Life after a heart attack

What I can do to get my heart healthy again!

Heart disease is a leading cause of death in the United States. Every year, approximately 800,000 people have heart attacks. That translates to a heart attack occurring every 39 seconds! That’s not a statistic intended to scare anyone. It’s merely a fact that helps illustrate how prevalent cardiac disease is in the United States.

Although proper diet, exercise, and routine medical exams can reduce the odds of a heart attack, myocardial infarction still happens. About ⅓ of people experiencing a heart attack will have a second heart attack in their lifetime.

What causes heart attacks?

Besides genetics, five primary contributing factors increase the odds of a heart attack.


Diabetes affects almost every part of your body. Usually, diabetes is accompanied by multiple health risks like weight and poor diet. That said, diabetes affects the glucose levels in your blood. High glucose levels can damage blood vessels and nerves that control your heart. 


Obesity is a common problem in the United States and weight is linked to several factors that increase the chances of heart attacks, such as high blood lipids (triglycerides, LDL cholesterol, and total cholesterol), metabolic syndrome, hypertension, and diabetes. American diets are generally are high-calorie and rich in fats, therefore contributing to weight problems.


Fast food and other pre-made “convenience” foods are high in saturated fats, sodium, sugar, and calories! All these unhealthy ingredients help make the food taste better. 

Lifestyle- alcohol, and smoking

An alcoholic Cardiomyopathy is a form of heart disease caused by excessive alcohol use. Long-term alcohol abuse can weaken and thin the heart muscle and affect how efficiently our hearts pump blood. The more your heart has to work to pump blood through your body, the higher your risk of it wearing out and resulting in a heart attack. Smoking accounts for 20% of deaths from heart disease and is linked to coronary disease and strokes.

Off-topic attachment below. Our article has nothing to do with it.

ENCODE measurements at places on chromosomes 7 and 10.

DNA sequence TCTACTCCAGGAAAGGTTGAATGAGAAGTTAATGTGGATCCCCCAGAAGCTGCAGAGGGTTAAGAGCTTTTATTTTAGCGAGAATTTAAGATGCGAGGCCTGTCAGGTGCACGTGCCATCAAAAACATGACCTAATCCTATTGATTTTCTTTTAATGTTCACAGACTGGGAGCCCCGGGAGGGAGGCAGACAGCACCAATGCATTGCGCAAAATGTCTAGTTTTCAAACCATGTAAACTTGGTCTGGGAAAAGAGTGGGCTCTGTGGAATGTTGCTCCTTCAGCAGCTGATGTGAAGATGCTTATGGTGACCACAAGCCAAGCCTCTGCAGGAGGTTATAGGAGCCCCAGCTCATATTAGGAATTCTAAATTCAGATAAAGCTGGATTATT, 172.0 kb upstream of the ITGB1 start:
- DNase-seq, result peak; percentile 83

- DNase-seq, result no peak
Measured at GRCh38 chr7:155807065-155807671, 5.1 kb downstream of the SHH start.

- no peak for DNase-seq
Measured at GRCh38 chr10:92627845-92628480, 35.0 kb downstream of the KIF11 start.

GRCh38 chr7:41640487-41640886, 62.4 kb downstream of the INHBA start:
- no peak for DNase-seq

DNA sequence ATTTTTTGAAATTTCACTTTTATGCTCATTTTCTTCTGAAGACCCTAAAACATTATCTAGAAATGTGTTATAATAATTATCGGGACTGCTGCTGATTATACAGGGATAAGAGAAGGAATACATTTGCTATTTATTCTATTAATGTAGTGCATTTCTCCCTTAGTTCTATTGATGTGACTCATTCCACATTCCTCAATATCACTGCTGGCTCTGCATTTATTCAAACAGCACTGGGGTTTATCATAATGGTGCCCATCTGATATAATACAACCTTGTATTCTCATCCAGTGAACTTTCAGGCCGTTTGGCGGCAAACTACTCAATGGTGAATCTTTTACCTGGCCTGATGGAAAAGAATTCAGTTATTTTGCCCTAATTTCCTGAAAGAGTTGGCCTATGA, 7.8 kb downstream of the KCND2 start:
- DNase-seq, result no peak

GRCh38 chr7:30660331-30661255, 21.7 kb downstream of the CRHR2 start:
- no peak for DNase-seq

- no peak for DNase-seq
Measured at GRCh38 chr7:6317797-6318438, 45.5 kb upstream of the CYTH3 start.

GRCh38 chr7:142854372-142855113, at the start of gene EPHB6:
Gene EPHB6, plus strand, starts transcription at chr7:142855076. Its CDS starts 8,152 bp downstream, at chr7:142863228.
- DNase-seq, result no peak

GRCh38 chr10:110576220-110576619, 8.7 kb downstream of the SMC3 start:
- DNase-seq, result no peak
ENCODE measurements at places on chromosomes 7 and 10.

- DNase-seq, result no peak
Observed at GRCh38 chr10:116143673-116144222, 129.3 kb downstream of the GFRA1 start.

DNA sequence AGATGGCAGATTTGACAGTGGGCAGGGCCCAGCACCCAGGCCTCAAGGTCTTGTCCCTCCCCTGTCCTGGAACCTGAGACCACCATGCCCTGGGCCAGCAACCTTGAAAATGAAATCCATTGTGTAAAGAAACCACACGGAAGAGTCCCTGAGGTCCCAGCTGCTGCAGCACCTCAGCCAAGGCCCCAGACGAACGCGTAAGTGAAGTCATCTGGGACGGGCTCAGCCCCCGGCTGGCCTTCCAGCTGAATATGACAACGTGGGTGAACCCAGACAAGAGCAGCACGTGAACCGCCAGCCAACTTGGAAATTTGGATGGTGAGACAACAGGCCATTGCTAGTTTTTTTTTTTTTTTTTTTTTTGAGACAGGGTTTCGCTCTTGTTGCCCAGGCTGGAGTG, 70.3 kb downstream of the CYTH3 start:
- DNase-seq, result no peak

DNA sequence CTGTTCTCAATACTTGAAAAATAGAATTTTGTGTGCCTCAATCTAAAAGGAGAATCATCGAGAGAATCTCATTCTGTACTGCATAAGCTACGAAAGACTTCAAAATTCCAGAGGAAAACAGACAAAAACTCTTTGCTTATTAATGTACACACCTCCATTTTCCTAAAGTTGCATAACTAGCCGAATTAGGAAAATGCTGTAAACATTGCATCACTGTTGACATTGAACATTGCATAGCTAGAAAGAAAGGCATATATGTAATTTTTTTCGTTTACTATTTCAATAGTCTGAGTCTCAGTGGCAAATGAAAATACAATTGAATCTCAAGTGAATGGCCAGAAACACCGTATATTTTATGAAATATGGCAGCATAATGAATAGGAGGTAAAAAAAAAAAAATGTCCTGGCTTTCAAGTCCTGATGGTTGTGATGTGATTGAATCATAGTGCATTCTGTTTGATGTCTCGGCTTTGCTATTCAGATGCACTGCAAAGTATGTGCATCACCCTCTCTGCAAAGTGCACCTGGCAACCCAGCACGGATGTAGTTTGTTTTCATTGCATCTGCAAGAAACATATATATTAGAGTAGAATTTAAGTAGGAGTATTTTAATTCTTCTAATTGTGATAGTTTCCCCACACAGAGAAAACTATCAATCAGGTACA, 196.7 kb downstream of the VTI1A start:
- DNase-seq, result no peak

Americans spend the majority of their awake time sitting. Physical inactivity, or sedentary lifestyles, reduces muscle mass and can influence their metabolism. Studies show that regular physical activity can greatly reduce the risk of dying from cardiovascular disease. Approximately 35% of heart attacks are attributed to sedentary lifestyles.

What is a heart attack?

The medical term for a heart attack is myocardial infarction, resulting from blockage of oxygen-rich blood to the cardiac muscles (your heart). The heart is a muscle that works constantly. The heart requires a constant flow of oxygen. So, when the blood supply stops, the heart muscles cannot operate properly. Without blood flow, that deprived section of the heart muscle can die. The most common blockage is plaque (or atherosclerosis) in your blood and arteries. Plaque is a mixture of fat, calcium, cholesterol, and waste materials from your cells. This plaque travels through your circulatory system and adheres to parts of your arteries. Over time, you may experience a blockage.

What can I do to help reduce the chance of a second heart attack?

There are several ways a person can help reduce the chances of a second heart attack. In many scenarios, people have a new leaf on life and are highly motivated to change every unhealthy aspect of their lives. Here are some recommendations to incorporate after you have a heart attack. 

Before you engage in any changes to your routine, check with your Cardiologist and Primary Care physician.

Here are the top seven paths to a healthier heart.

Follow the advice of your doctors.

Your Primary Care doctor will work with your Cardiologist to outline a cardiac rehabilitation program. Following their care plan is the best action you can take to reduce your chances of a second heart attack. Be candid with your doctor and express any concerns or struggles you may be having. Your physician and care team is there to support you. Ask questions about your treatment program. Offer alternatives if you think some of their suggestions may be too challenging at this time. Your treatment team is YOUR TEAM.